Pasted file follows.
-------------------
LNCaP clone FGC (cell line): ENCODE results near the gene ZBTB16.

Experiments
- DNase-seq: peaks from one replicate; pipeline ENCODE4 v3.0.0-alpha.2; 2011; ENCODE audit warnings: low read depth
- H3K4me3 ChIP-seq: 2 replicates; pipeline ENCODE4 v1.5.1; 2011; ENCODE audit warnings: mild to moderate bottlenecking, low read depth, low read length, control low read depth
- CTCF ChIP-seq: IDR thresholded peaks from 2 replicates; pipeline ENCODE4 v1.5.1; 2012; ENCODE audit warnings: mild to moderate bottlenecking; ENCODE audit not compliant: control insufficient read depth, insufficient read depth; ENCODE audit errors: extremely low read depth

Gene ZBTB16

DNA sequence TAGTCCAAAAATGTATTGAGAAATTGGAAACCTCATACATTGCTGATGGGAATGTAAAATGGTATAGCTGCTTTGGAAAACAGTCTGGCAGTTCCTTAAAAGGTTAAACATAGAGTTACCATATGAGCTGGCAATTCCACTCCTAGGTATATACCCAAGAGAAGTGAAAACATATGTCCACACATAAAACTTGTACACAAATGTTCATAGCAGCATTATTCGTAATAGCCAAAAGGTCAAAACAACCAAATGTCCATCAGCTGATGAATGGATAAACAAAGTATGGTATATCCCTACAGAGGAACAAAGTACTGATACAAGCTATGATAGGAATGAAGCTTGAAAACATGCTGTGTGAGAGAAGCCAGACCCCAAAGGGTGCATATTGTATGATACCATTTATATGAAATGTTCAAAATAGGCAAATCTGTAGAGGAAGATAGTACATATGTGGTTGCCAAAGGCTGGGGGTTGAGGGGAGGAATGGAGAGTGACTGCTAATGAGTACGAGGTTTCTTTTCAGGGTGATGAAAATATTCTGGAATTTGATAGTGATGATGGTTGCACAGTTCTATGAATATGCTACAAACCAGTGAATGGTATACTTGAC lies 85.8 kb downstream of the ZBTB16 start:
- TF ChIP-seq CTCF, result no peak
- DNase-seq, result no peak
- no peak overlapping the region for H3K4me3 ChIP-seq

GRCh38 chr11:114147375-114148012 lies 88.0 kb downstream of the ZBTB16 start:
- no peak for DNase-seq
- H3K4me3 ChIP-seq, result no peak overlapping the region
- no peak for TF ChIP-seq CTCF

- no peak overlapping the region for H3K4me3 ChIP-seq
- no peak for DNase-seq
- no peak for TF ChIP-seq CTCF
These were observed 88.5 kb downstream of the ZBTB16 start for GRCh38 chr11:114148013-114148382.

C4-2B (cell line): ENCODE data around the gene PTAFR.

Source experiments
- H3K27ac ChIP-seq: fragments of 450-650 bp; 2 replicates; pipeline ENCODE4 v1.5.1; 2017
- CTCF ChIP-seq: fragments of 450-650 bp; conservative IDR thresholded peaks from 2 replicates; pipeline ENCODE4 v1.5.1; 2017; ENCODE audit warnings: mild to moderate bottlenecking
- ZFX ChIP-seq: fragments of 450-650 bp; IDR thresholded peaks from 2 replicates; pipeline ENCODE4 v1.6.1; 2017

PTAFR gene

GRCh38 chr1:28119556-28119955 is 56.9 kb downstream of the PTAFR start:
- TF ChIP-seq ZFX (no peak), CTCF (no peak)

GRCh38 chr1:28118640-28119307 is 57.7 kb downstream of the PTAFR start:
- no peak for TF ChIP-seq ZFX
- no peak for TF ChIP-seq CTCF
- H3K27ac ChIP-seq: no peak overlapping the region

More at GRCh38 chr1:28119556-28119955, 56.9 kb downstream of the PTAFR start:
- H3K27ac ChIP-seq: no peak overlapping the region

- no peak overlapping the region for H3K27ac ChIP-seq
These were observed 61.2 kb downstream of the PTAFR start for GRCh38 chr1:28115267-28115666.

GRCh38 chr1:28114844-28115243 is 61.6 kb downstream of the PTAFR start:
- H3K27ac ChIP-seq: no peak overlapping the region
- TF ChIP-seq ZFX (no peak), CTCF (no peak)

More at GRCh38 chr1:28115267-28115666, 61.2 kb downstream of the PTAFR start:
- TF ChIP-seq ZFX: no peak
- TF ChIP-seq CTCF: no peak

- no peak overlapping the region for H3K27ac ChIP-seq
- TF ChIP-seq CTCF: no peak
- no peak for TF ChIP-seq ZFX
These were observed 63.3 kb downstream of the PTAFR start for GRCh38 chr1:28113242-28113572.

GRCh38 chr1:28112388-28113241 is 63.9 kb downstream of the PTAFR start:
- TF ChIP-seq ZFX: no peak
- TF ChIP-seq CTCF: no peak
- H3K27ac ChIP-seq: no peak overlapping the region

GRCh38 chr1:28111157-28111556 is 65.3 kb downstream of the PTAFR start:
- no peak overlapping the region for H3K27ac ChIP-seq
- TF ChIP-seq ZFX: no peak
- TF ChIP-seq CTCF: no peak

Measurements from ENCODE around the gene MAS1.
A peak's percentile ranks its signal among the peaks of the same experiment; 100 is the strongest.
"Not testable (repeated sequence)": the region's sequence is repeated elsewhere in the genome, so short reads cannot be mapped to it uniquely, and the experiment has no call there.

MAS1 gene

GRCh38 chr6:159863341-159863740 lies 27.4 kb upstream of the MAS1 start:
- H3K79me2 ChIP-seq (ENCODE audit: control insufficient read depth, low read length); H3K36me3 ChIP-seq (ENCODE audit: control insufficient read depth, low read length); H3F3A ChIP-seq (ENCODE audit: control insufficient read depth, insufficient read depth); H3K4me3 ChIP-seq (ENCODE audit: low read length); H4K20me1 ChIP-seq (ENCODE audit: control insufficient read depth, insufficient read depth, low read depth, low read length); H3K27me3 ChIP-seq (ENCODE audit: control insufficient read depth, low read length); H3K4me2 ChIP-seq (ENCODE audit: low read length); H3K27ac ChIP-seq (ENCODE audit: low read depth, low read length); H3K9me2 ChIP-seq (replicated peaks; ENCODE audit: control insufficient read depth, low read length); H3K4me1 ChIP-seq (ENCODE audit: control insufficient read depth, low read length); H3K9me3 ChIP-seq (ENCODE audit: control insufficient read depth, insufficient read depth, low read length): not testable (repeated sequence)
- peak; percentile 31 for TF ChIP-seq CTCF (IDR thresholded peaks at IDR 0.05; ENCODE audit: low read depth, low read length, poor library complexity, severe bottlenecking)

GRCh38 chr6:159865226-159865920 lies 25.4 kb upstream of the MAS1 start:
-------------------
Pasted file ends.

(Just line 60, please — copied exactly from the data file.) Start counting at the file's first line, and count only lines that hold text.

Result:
GRCh38 chr6:159865226-159865920 lies 25.4 kb upstream of the MAS1 start: